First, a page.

Gertie's story

Gertie was born in an Aboriginal mission north of Brisbane. Life was strict and the superintendent’s word was law. ‘You couldn’t back answer em. Because they were the boss and that was it.’

There were beltings and canings, at school and in the dorms, and no freedom at all. Welfare workers never came to check on the girls. ‘We had to work. If you played up they threw us in jail on bread and water.’

Gertie’s job from the age of 10 was to polish the floors in the dining room. Mission food was good, and they did get supervised outings to the picture show sometimes. ‘They had one of the trackers up there to look after us, march us back. They locked us in anyways when we got back.’

Kids ran away from the mission regularly and the white police, who were used as a constant threat to the kids, would send black trackers after them. It was a tracker who sexually assaulted Gertie when he was sent to fetch back a group of runaway girls. He grabbed Gertie and touched her bottom and breasts. When she screamed to the other girls for help, they jumped on him and hit him. The tracker took off.

When the girls got back to the mission, they were put in jail for three weeks. It was winter and they were given two blankets between them. At one stage some police tipped a toilet drum full of excrement onto them. ‘We had to wait till the next day for a shower. And that should not have been on.’

Knowing that talking to the white supervisors would do no good, Gertie told the Aboriginal matron what had happened to her but she couldn’t do anything. All decisions were made by the white staff. She also reported the abuse to the police at the time but they ignored her.

And in the years since then, Gertie never talked about the black tracker’s assault to anyone but the other mission girls. ‘Black traitor, they used to call ‘im.’

Desperate to get out of the mission, the teenaged Gertie married a man who was a lot older than her. She was sent to work as a domestic on various farms but the money she earned was sent straight back to the mission and she didn’t see any of it. The work was hard but the property owners were good.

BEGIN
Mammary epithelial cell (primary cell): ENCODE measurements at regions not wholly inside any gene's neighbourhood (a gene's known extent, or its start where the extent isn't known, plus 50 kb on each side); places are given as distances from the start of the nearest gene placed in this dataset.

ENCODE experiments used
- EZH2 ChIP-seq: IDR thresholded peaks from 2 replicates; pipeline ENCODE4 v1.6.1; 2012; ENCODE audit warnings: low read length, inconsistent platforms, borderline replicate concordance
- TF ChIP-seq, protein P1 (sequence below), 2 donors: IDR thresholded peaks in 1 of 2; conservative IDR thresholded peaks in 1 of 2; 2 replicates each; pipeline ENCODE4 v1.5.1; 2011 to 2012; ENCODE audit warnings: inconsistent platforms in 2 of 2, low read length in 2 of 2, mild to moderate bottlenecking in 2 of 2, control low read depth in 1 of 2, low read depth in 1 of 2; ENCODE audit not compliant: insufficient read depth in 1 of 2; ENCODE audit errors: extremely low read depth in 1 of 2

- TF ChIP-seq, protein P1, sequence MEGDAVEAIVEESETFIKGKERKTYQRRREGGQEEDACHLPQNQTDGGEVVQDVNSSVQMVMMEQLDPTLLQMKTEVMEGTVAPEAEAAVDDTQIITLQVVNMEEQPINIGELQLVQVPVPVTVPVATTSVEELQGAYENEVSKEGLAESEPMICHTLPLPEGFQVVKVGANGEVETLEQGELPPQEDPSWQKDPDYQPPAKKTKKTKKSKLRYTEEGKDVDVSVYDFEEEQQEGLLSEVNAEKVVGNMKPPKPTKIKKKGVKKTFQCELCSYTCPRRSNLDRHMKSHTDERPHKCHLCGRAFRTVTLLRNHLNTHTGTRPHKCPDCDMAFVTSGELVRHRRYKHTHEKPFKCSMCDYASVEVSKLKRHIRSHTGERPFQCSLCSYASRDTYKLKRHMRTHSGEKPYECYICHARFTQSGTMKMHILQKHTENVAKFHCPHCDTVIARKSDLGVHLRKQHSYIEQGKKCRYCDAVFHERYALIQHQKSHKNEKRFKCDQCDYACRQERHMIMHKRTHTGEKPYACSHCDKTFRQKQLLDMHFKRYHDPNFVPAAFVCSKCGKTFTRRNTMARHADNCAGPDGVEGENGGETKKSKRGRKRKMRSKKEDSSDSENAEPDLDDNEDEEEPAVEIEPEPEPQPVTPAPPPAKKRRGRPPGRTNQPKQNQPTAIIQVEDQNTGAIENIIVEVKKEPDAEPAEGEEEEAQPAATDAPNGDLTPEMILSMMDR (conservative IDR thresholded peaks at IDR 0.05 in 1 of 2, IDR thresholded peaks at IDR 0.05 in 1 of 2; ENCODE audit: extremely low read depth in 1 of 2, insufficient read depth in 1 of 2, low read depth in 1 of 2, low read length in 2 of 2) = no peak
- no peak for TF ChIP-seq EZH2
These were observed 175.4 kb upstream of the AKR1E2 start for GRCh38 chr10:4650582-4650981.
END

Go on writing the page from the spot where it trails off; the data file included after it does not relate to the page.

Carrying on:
Gertie endured two years of domestic violence before she ran away to Brisbane. But when she got her freedom from mission, she abused it. ‘I got on the grog.’

After two more failed marriages and a stint in Sydney and then back in Queensland, Gertie now lives in the Northern Territory. She’s been diagnosed with post-traumatic stress disorder, anxiety and depression. She doesn’t drink that much anymore. ‘I’ll have a few beers, me and me old mates across the road, pensioners. We have our little parties!’

Gertie worries about the young children in her town, who wander around completely unsupervised, ‘screaming and carrying on and drinking beer and wine’. She despairs of many of the parents, who are often drunk themselves. ‘All they’re doing is breedin’ kids and gettin' money, you know? It’s a hard thing to say but you see it and that’s it.’

Gertie was awarded some money from the Queensland redress scheme. She could have applied for more but wasn’t interested. ‘We’re getting old. I’m taking what they give me.’

Her opinion of the written apology that was sent to her is less laid back. ‘It was up the shit,’ she told the Commissioner, laughing. ‘It’s all right to apologise, but they don’t know what you go through. How hard it is.’

Gertie didn’t get counselling. She didn’t ever really think about it. ‘Well it happened, it happened. It doesn’t worry me anymore. I’m on me own, that’s it. I got nothing to worry about.’

She doesn’t know what has kept her strong over the years. ‘Buggered if I know. I don’t know. I’m straight out. I don’t give a damn who they are.’

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